This winter's particularly cold and snowy conditions may give Midwesterners the feeling that winter will never end. But Mary Knapp, who is the state climatologist for Kansas, says February can provide surprises.
"With continued winter in the forecast, it might be nice to remember just how warm it can be in February," Knapp said. "On Feb. 22, 1996, Wichita temperatures soared to 86 degrees F, their warmest temperature recorded in February. On a broader scale, state-wide average mean temperatures for February range from a balmy 45.1 degrees F - recorded in 1930 and again in 1954 - to a bone-chilling 18.4 degrees reached in 1899."
Knapp, who oversees the Kansas Weather Data Library, based in K-State Research and Extension, said this year, February started out with an average mean temperature of 30.7 degrees F, placing it on the bottom side of middle-of-the-range.
For stormy weather, February can also bring some major snows. On Feb 21, 1971 southern Kansas was hit with a major blizzard, dropping from 10 to 13 inches of snow. Winds up to 40 miles per hour reduced visibility to zero. Wichita's Mid Continent airport recorded 12.8 inches of snow, placing the storm as one of the five worst on record.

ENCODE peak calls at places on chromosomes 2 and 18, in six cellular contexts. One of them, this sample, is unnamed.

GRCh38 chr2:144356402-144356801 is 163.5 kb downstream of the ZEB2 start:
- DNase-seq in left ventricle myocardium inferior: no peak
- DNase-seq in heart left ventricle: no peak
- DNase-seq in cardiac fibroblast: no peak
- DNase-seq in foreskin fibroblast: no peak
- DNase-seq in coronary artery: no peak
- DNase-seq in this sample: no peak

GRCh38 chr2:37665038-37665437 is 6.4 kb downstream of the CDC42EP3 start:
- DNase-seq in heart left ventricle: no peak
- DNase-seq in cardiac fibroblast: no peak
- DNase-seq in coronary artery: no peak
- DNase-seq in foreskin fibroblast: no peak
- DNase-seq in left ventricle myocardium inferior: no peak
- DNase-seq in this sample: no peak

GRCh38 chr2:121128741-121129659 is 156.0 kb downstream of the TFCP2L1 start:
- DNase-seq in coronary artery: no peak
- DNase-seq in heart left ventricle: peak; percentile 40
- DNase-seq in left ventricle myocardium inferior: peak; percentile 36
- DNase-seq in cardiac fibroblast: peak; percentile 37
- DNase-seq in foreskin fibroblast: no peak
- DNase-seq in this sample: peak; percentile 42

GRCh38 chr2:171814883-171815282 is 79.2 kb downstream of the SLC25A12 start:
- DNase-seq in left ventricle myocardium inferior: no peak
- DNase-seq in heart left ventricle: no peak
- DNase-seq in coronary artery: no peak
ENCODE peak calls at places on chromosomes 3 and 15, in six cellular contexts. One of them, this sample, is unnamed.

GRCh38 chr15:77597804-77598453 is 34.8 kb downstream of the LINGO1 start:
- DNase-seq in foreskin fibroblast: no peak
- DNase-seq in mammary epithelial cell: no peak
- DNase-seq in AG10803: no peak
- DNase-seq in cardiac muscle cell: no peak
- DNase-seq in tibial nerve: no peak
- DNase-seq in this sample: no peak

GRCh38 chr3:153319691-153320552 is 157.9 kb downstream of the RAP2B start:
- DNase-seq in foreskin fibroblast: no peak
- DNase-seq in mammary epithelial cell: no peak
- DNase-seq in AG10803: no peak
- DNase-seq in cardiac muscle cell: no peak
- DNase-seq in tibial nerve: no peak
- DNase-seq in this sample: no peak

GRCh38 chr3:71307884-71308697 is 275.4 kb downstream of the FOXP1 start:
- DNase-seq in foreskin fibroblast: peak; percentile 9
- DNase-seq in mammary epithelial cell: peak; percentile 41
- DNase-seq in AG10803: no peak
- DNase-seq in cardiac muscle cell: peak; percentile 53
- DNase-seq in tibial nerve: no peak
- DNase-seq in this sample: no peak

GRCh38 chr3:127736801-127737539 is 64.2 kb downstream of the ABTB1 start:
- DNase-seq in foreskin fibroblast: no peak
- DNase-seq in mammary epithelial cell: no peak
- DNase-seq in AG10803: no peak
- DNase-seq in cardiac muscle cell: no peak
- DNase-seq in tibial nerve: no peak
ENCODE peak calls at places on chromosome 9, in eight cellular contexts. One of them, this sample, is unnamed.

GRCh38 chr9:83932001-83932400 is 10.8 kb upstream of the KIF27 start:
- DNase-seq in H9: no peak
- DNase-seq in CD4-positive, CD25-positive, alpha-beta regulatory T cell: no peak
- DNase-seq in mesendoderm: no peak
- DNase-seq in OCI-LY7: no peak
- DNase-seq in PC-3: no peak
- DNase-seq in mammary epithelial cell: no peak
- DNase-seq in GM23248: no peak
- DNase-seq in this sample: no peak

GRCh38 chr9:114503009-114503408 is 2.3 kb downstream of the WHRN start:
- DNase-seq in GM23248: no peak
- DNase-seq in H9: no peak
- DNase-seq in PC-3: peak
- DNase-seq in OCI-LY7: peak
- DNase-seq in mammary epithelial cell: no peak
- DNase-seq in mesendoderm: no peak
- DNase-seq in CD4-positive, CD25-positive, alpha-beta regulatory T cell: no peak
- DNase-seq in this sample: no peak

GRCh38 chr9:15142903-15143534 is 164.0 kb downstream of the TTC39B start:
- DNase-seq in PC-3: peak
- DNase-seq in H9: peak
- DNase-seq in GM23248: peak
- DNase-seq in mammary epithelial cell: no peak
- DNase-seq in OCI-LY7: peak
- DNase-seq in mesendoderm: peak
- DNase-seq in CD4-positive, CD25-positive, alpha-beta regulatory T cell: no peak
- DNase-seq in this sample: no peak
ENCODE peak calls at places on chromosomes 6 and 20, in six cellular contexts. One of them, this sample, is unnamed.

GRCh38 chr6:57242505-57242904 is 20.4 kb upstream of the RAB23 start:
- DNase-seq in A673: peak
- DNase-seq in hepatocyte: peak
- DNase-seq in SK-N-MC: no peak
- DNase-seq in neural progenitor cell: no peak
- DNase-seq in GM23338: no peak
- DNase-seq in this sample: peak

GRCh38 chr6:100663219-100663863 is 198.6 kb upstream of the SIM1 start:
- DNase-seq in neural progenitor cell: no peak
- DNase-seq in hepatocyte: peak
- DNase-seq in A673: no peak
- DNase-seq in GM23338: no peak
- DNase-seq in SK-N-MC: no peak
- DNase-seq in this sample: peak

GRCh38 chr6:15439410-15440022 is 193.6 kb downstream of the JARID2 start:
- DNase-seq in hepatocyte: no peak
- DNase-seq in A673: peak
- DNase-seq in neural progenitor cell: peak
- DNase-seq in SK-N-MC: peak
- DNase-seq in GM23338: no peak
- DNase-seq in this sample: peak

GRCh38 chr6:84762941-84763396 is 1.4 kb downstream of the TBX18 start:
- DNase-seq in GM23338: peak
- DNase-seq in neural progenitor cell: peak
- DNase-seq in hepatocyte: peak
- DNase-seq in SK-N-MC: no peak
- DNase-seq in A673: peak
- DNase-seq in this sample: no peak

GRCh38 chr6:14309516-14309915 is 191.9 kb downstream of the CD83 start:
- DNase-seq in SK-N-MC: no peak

On Feb. 17, 1958 the Northeastern United States was hit with about 30 inches. Baltimore had 20 inches in 24 hours and the mid-Atlantic region had as much as 3 feet, resulting in 43 deaths and more than $500 million in damages. A year later, on Feb. 18, 1959, higher elevations in California were in the midst of a five-day storm, resulting in a mind boggling 189 inches, a single storm record for North America.
The south isn´t immune either, Knapp said. On February 15, 1895 the Gulf Coast was struck by their worst winter storm ever. Houston saw 20 inches of snow, and Brownsville had 6 inches.
More information about Kansas weather is available on the Weather Data Library Web site: www.ksre.ksu.edu/wdl/. "Weather Wonders" audio reports are available on the K-State Research and Extension News Media Web site at www.ksre.ksu.edu/news/.